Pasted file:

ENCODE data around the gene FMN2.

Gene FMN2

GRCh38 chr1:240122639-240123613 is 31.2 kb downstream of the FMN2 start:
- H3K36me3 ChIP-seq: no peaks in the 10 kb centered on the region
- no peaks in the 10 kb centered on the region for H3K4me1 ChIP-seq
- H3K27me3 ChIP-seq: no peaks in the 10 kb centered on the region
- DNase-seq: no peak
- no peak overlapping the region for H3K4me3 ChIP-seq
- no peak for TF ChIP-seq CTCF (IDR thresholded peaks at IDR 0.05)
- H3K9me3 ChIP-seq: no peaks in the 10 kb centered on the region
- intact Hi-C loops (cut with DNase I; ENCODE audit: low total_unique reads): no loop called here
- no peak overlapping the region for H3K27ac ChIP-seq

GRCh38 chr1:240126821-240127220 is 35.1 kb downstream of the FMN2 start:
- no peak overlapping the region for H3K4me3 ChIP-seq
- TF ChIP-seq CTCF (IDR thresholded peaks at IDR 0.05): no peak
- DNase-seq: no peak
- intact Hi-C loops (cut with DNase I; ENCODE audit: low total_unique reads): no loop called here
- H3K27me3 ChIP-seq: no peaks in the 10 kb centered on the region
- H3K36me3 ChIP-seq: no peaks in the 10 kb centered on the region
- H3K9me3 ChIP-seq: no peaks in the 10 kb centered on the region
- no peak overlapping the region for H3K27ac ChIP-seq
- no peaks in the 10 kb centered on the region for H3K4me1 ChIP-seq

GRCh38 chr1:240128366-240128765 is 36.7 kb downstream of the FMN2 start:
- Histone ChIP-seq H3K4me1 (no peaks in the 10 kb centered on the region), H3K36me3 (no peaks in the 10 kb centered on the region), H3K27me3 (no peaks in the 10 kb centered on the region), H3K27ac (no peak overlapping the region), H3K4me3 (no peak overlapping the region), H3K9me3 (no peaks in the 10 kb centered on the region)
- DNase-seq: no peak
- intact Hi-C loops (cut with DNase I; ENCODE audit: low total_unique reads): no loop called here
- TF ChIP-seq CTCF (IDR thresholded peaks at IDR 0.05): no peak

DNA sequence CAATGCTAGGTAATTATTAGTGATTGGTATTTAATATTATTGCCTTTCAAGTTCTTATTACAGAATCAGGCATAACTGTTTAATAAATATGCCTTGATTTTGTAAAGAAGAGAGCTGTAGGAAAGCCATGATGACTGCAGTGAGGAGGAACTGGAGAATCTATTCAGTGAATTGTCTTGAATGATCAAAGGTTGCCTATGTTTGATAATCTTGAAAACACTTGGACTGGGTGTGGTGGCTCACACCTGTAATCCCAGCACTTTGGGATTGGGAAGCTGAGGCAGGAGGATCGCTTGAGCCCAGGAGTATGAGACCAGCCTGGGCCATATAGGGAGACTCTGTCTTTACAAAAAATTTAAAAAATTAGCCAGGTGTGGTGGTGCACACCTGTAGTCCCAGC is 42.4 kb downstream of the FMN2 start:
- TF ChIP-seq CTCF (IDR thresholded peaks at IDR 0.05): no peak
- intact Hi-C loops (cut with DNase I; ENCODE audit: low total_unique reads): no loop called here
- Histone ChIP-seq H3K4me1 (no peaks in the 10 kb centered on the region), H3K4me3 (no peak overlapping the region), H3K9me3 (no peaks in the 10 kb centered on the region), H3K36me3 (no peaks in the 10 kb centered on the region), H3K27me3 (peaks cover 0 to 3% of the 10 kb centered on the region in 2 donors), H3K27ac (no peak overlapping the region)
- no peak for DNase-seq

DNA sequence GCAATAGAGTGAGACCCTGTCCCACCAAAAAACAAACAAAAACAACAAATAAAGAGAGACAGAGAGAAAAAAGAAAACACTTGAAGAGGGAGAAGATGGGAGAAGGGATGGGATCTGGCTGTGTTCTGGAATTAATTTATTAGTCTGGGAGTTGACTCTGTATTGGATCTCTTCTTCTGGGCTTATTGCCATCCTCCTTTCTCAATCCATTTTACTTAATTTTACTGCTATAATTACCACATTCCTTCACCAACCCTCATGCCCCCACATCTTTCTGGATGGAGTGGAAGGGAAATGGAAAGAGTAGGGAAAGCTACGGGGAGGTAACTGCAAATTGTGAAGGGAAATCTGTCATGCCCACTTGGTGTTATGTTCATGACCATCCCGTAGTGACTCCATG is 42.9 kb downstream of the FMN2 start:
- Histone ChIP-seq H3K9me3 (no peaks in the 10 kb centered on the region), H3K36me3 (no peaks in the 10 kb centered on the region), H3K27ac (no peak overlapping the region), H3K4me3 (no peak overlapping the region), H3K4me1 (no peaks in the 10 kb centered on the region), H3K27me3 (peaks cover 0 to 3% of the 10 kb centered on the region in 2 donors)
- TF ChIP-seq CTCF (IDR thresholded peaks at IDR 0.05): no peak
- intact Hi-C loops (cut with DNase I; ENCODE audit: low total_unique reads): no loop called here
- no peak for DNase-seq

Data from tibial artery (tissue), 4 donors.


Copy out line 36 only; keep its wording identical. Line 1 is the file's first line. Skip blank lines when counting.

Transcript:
- intact Hi-C loops (cut with DNase I; ENCODE audit: low total_unique reads): no loop called here